The slope of a hip, the swell of a breast, the sinewy muscles underneath the flesh; the human body is a form of art in and of itself. This is a sentiment that resonates across cultures, evidenced in how often the nude figure appears throughout history in art and literature. Painterly exploration of the human form is familiar terrain, but in How Far Between and Back at Monique Meloche Gallery, Brittney Leeanne Williams eschews references to traditional depictions (i.e. eurocentric, allegorical, white) choosing instead to push past the limits of the human body and portray them as fraught, abstracted, and entangled, grounding them firmly in the surreal contemporary.
The show of seven works is a study of a range of bodies and their various parts set against hot landscapes and sharp geometric framing. Surrounded by tropical foliage, William’s female figures are vastly different from the classical depiction of the nude female form. With their generous rolls of flesh, William’s subjects more closely align with the bodies of everyday women. The women in her paintings carry a sense of heft that contradicts the westernized standard of beauty idealized in our visual media. She further distances her subjects from western tradition by not depicting them as leisurely or reclined, but instead as yielding to gravity, or perhaps some other unknown force that tugs them downward. Williams’ subjects are slouching, collapsed figures, and contorted tense muscular forms. The bodies on the canvas aren’t always obvious; Williams breaks them down so thoroughly that errant body parts appear across all of the works. Sometimes the form is lost among the other details, leaving you searching for the recognizable curvatures of flesh. Other times the bodies fold into themselves, expanding and filling the canvas. Her red-colored subjects are all unidentified, headless and faceless, mashed together and transformed. In some instances, they resemble slabs of skin pulled taut over muscle and fat, in others, they appear like plumes of searing red smoke or a flutter of red leaves. About the show, Williams writes simply, “each [piece] represents a multitude of women: the artist, the mother, the daughter.”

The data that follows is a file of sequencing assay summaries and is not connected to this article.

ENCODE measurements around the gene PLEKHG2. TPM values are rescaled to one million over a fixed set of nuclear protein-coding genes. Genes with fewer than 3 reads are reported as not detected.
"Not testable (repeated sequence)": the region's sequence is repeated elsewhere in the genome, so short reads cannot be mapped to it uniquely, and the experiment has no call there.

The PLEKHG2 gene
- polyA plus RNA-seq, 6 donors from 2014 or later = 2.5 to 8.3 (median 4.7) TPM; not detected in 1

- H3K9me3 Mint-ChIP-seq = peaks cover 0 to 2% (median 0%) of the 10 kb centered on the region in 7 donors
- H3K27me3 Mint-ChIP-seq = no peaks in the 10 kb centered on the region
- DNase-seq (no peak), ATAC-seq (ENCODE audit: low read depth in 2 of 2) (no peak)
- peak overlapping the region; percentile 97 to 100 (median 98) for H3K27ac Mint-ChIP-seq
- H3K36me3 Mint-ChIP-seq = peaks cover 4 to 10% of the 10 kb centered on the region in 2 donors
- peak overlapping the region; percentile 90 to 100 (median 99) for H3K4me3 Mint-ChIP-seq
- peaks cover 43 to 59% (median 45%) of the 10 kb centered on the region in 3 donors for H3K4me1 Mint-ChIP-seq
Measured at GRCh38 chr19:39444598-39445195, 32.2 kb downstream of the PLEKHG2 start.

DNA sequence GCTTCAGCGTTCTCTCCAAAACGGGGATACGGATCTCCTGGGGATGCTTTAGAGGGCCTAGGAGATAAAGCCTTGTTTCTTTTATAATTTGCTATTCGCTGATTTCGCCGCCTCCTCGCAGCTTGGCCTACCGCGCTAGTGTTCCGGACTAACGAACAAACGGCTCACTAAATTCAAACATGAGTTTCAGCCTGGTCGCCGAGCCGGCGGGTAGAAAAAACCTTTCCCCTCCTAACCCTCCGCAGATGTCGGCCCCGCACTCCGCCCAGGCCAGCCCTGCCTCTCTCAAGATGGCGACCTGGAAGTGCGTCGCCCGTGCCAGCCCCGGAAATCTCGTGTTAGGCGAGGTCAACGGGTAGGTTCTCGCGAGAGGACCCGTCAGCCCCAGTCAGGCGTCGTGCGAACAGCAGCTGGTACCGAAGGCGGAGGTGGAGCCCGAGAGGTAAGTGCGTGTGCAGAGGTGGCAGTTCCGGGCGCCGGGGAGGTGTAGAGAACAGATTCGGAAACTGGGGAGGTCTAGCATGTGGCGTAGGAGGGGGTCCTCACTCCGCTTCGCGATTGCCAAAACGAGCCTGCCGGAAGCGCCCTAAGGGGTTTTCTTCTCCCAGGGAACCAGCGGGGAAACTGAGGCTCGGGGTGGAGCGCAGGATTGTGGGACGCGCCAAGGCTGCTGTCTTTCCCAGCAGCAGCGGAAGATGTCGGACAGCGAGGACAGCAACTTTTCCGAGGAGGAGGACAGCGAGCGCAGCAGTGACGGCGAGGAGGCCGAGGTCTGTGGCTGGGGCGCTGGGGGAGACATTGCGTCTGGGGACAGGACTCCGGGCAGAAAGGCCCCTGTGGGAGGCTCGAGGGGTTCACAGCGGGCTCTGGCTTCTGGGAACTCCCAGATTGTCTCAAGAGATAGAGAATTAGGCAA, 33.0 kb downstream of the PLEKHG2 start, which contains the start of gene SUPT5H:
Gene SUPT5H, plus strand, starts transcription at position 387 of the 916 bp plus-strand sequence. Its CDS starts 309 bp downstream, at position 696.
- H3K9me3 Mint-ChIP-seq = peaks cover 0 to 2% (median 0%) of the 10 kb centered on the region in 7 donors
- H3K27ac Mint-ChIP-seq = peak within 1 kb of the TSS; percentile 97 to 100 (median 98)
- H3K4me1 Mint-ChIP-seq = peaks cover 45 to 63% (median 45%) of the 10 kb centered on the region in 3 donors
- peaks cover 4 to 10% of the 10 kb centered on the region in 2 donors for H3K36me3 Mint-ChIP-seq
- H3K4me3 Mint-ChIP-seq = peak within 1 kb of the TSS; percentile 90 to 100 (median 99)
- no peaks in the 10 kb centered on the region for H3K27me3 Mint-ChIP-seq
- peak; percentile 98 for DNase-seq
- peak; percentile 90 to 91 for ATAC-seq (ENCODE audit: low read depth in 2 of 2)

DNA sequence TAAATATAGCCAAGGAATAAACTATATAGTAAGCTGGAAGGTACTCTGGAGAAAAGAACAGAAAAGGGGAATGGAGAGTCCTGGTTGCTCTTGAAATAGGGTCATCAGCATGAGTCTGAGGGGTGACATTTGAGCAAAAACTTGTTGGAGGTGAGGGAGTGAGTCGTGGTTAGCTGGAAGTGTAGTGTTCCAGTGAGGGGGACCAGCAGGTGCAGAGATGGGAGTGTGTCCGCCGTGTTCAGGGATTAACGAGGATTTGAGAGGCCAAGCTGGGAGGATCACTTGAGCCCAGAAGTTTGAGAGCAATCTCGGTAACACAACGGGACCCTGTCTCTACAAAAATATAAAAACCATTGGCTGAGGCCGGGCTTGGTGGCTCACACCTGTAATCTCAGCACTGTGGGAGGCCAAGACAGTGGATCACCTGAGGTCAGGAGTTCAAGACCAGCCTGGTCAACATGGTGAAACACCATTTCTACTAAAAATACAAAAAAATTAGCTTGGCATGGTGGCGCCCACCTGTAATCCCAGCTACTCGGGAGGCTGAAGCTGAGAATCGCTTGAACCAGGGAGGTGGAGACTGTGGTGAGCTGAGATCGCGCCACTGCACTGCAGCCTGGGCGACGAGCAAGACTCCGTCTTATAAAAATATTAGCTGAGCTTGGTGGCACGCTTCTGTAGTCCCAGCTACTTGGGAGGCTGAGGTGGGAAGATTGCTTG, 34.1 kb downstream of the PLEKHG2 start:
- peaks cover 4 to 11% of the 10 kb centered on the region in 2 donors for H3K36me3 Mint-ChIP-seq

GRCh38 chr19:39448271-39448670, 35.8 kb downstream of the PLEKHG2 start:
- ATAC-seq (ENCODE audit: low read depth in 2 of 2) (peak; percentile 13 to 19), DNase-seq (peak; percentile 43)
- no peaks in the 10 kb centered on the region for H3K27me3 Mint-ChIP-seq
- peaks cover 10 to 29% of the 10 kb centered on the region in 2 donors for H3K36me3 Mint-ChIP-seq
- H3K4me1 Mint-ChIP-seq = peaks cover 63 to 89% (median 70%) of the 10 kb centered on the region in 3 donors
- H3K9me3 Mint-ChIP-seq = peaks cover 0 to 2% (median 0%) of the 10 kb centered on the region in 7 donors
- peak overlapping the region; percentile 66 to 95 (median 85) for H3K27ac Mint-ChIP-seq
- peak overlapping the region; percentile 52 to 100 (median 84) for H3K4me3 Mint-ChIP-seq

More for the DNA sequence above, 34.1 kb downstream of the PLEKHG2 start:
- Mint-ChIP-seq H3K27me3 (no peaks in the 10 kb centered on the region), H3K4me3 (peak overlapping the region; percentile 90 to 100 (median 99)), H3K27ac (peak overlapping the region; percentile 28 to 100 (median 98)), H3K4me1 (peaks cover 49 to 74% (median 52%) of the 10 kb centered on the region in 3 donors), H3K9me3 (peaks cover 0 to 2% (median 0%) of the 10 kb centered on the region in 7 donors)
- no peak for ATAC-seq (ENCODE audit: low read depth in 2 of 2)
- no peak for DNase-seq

Drawing upon her personal experience, the artist pays homage to her childhood in southern California with the citrus fruit and barren Martian-like landscapes in her works. The hot colors used throughout the exhibition create a warmth that emanates from the paintings; a dark heat that recalls the kind of summer days when the setting sun hangs in the air long into the evening, leaving a lingering heat all night. I happened to see the show on a blazing 80 degrees day in late April, a rarity in Chicago during the spring. The high temperatures coupled with the burning reds, oranges, and yellows in the paintings, immediately transported me to summer, and all at once, the show felt almost too hot. Pacing the windowless room, moving from piece to piece, examining each work, and pulling from it as much detail as possible left me with the dizzying sensation that I was wandering through someone else’s fever dream.